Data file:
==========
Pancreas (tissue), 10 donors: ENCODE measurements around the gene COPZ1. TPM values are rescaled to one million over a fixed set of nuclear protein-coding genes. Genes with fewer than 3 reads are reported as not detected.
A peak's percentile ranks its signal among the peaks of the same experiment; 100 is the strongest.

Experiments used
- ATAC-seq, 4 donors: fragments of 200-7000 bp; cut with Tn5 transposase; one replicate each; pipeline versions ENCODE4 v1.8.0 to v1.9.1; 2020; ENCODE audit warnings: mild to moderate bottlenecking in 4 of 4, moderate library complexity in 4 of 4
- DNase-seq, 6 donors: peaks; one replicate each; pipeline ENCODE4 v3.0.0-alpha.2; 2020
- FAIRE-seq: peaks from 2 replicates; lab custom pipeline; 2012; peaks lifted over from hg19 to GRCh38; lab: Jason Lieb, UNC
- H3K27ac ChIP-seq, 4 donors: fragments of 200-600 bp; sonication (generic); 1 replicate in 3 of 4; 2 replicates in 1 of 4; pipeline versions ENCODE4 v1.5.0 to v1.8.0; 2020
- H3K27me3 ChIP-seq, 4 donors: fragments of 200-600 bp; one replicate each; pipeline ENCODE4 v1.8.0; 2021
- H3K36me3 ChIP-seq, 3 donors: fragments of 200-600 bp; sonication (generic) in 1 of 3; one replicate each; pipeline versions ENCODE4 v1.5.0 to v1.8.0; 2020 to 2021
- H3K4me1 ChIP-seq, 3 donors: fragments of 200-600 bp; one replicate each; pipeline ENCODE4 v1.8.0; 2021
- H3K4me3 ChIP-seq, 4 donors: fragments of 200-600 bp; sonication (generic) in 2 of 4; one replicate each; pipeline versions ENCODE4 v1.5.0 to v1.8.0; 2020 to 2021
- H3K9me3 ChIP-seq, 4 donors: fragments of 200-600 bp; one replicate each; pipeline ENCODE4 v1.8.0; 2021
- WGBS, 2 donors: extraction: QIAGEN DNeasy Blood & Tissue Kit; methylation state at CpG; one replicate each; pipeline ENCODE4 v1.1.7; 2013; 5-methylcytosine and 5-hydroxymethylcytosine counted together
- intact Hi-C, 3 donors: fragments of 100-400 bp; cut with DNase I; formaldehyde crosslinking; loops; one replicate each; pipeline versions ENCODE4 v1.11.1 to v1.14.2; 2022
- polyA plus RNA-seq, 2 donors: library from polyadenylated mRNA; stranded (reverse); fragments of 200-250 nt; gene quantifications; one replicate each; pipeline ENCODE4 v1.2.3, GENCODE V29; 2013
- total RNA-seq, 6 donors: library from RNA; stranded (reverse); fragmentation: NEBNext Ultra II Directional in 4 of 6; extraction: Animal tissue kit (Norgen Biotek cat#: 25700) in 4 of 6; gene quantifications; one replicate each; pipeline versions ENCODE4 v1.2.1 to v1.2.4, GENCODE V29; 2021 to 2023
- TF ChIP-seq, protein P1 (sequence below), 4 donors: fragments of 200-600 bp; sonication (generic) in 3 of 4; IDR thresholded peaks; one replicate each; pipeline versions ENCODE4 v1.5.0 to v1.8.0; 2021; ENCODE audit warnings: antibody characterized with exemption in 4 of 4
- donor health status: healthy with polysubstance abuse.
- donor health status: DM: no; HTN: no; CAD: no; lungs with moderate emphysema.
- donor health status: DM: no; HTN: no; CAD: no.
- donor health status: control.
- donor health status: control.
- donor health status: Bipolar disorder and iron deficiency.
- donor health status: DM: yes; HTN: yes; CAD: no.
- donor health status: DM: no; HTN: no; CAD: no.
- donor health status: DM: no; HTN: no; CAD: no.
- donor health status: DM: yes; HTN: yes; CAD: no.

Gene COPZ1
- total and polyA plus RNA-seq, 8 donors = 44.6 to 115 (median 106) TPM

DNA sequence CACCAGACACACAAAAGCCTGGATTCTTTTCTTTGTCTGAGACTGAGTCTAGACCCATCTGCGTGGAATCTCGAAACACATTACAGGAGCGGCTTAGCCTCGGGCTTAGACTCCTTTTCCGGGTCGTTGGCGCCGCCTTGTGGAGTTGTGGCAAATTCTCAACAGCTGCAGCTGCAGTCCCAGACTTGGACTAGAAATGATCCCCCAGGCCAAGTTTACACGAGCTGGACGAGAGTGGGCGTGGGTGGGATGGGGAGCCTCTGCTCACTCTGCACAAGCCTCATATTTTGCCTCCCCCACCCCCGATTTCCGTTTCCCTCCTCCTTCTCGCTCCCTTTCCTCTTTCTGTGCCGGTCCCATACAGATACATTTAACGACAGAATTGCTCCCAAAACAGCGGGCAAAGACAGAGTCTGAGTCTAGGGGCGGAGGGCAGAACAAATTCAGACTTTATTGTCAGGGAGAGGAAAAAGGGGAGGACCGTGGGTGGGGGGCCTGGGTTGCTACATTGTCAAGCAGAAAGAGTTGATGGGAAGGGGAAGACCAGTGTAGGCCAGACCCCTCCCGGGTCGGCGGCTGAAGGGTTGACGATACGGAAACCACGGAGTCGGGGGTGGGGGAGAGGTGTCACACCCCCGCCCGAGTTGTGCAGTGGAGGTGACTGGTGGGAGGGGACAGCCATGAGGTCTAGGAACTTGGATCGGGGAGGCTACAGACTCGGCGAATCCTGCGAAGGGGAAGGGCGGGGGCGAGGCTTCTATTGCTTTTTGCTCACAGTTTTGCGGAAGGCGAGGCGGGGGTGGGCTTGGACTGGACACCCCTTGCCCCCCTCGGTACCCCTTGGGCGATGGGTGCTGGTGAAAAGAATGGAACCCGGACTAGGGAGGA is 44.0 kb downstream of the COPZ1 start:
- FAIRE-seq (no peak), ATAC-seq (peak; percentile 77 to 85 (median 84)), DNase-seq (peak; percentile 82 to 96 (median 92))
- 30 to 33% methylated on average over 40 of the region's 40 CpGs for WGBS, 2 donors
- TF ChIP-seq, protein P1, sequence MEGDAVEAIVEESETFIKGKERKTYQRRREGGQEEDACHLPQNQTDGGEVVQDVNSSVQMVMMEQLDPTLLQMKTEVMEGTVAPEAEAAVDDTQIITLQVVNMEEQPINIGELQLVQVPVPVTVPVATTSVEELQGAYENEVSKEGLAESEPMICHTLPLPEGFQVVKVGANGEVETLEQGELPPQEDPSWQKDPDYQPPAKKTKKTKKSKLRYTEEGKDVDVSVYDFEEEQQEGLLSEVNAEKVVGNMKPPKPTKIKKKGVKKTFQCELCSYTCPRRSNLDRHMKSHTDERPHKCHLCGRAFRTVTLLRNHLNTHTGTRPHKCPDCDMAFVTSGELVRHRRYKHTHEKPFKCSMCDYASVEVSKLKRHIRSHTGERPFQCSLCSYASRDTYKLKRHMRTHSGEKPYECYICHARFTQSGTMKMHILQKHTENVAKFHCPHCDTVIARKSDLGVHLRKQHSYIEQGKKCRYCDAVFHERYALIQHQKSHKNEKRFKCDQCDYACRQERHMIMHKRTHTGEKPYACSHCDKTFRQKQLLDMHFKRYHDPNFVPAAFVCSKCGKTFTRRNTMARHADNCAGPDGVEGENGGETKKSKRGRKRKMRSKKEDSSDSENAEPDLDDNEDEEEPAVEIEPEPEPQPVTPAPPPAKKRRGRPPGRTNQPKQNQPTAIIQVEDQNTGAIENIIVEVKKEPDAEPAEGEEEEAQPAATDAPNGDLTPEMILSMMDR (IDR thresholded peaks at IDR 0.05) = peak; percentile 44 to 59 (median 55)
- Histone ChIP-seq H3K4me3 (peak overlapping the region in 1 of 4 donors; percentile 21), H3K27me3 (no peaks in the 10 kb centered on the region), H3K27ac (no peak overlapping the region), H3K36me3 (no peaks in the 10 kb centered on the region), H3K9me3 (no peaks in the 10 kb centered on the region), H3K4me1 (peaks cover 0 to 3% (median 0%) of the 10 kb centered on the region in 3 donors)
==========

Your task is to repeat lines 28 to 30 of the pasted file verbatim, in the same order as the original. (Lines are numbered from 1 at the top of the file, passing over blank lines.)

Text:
Gene COPZ1
- total and polyA plus RNA-seq, 8 donors = 44.6 to 115 (median 106) TPM

DNA sequence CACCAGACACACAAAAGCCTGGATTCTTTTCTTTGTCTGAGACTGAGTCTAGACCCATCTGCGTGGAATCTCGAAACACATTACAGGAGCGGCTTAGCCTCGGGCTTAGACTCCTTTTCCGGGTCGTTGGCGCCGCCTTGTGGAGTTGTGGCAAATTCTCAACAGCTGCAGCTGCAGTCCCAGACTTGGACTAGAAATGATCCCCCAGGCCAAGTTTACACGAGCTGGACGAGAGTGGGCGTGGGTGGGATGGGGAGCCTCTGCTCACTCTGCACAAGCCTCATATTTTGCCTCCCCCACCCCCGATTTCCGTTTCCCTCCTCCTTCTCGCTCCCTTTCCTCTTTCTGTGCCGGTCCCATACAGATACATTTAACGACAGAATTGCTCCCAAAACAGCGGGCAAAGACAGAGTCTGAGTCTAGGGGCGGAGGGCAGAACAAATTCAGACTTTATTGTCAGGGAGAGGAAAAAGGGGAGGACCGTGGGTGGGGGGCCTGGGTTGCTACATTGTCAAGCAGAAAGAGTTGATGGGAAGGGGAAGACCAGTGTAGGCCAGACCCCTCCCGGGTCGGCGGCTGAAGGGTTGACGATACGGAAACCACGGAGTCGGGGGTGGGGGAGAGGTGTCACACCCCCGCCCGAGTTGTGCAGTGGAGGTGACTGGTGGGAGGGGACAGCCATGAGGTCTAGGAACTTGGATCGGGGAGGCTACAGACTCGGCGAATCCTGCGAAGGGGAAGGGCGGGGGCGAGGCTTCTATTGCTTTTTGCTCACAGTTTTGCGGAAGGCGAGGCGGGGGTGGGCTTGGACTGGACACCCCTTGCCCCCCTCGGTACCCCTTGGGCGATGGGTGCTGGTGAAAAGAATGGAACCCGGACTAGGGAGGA is 44.0 kb downstream of the COPZ1 start: